Community Research and Development Information Service - CORDIS



Project ID: 268843
Funded under: FP7-IDEAS-ERC
Country: Israel

Final Report Summary - ELEGANSFUSION (Mechanisms of cell fusion in eukaryotes)

Cell-cell fusion is a universal process necessary for sexual reproduction (e.g. mating and fertilization) and organ formation (e.g. muscles, bones, eye lens, and placenta). There are only two eukaryotic cell fusion families that have been shown to be both essential and sufficient for somatic cell-cell fusion: the Syncytins that fuse the syncytial trophoblast in placental animals and the FF (fusion family) that fuse one third of all cells generated in C. elegans. During organogenesis FF proteins mediate cell-cell fusion of somatic cells to sculpt giant cells into organs, such as the vulva, uterus, pharynx and skin in C. elegans (Weinstein and Podbilewicz, 2016). In contrast, there is no family of fusion proteins that have been shown to be both essential and sufficient for gamete fusion during sexual reproduction (Aguilar et al., 2013; Podbilewicz, 2014; Podbilewicz and Chernomordik, 2016).

The main goals of ELEGANSFUSION were (1) to determine the physicochemical mechanism of cell-cell fusion mediated by EFF-1 and AFF-1; and (2) to find missing fusion proteins that act in diverse cell fusion events across all kingdoms of life.

Our hypothesis-driven research proposed that eukaryotic exoplasmic fusion proteins (fusogens) from the FF family (e.g. EFF-1 and AFF-1 from C. elegans) fuse membranes using a mechanism analogous to the one used by well-established viral or endoplasmic fusogens. In a second working hypothesis we proposed that unidentified fusogens will fuse cells during sexual and somatic processes using same principles as FF proteins.

We found that the ectodomain of EFF-1 crystal structure revealed a very high similarity to class II fusion proteins from enveloped viruses (e.g. zika, dengue and rubella). However, although the structure and function of the viral and somatic cell fusogens are practically the same, our experiments using C. elegans, mammalian cultured cells, and pseudotyped viruses we found that the mechanisms are very different (Avinoam, 2012; Avinoam et al., 2011; Avinoam and Podbilewicz, 2011; Pérez-Vargas et al., 2014). Using electron microscopy techniques we studied the structure of EFF-1 and AFF-1 on the membranes and determined that the protein is active when present on heterologous systems including mammalian cells, pseudotyped viruses and proteoliposomes (Avinoam, 2012; Avinoam et al., 2011; Avinoam and Podbilewicz, 2011; Fridman, 2012; Podbilewicz, in preparation).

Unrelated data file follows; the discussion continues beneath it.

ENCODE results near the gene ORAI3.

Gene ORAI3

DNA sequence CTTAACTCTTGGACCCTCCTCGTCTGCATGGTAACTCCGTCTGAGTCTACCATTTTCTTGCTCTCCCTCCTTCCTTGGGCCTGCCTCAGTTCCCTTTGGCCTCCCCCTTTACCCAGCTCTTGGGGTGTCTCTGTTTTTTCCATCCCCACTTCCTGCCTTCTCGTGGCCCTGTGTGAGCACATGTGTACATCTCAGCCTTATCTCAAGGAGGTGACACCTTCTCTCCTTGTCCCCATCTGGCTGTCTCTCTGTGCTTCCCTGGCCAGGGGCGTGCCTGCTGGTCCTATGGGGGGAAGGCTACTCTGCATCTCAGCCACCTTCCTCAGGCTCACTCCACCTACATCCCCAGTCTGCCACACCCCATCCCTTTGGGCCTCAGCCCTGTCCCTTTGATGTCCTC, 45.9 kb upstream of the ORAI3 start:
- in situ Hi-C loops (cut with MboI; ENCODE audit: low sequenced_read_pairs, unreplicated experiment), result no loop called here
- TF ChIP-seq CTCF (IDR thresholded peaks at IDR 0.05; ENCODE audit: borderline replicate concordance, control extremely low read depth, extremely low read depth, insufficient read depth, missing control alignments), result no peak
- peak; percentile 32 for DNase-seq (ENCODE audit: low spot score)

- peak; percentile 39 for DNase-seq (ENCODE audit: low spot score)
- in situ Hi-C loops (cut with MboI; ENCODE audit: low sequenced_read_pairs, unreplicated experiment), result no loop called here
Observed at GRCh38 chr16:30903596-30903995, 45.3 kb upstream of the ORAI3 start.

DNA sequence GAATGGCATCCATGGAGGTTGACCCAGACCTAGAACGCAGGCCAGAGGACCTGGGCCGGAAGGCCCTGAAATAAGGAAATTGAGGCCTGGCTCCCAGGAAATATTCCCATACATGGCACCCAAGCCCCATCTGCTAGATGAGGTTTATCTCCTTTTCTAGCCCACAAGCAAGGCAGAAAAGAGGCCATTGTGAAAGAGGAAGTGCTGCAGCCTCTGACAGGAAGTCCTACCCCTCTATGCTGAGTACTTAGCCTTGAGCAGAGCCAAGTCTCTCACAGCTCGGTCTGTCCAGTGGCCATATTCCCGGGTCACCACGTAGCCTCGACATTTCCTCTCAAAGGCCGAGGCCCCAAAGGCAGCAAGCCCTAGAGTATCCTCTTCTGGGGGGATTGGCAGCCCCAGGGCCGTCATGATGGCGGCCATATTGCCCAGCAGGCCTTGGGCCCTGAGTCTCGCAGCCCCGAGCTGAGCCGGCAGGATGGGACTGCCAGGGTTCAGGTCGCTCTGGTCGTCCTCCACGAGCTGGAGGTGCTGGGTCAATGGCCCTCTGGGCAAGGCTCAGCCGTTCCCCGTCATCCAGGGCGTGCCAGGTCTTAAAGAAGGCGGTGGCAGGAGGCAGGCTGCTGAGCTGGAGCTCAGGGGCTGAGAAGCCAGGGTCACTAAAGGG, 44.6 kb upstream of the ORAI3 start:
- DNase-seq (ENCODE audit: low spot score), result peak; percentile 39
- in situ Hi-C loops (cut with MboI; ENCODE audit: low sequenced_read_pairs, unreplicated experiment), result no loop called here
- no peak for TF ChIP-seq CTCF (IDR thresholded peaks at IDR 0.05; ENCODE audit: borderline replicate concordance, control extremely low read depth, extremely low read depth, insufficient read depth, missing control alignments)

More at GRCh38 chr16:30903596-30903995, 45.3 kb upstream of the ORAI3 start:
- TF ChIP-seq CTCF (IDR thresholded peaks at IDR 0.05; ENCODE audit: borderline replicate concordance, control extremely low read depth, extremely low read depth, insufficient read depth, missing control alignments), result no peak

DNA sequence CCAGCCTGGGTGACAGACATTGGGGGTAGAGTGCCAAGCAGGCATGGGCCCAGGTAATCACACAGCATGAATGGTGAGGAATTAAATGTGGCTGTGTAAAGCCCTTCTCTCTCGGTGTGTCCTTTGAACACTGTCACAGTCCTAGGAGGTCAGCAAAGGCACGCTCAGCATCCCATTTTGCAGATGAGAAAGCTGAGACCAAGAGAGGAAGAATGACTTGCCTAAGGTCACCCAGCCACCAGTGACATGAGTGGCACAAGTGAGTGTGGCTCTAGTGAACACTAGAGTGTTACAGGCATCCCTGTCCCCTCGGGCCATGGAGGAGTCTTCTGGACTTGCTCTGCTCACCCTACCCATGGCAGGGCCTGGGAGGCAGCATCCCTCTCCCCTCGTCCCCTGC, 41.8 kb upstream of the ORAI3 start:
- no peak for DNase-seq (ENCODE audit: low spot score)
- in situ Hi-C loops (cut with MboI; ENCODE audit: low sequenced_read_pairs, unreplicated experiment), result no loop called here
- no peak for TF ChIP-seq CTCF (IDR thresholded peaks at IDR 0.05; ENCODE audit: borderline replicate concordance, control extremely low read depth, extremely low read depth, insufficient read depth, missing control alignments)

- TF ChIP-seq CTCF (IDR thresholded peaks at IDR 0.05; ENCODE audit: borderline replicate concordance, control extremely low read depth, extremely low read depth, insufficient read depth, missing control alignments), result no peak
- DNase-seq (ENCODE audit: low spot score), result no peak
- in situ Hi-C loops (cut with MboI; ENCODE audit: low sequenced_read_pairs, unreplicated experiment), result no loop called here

HAP2/GCS1 are type I membrane glycoproteins essential for gamete fusion in plants, Chlamydomonas, Plasmodium, Tetrahymena, and Dyctyostelium. To determine whether HAP2/GCS1 is not only essential but also sufficient for cell-cell fusion, we decided to express the Arabidopsis sperm HAP2/GCS1 in mammalian cells that normally do not fuse. We found that expression of HAP2/GCS1 results in fusion of mammalian cells. We also showed that HAP2/GCS1 has to be present in both fusing cells for plasma membrane merger to occur. Furthermore, expression of HAP2 on the surface of pseudotyped vesicular stomatitis virus results in HAP2-dependent virus cell fusion. Structural modeling of the HAP2/GCS1 protein family predicts that it is homologous to EFF-1 from C. elegans and class II viral fusion proteins (e.g. dengue, Zika, Rubella viruses). Remarkably, cell-cell fusion also occurs between EFF-1- and HAP2-expressing cells indicating that an animal somatic cell fusion protein (EFF-1) and a plant sperm fusion protein (HAP2/GCS1) can functionally interact. Moreover, we found that HAP2/GCS1 fusion is mediated via a universal hemifusion lipidic intermediate. We named this superfamily FUSEXINS: FUSion proteins essential for sexual reproduction and EXoplasmic merger of plasma membranes. We suggest a common origin and evolution of sexual reproduction, enveloped virus entry into cells and somatic cell fusion (Valansi et al., 2017 ).

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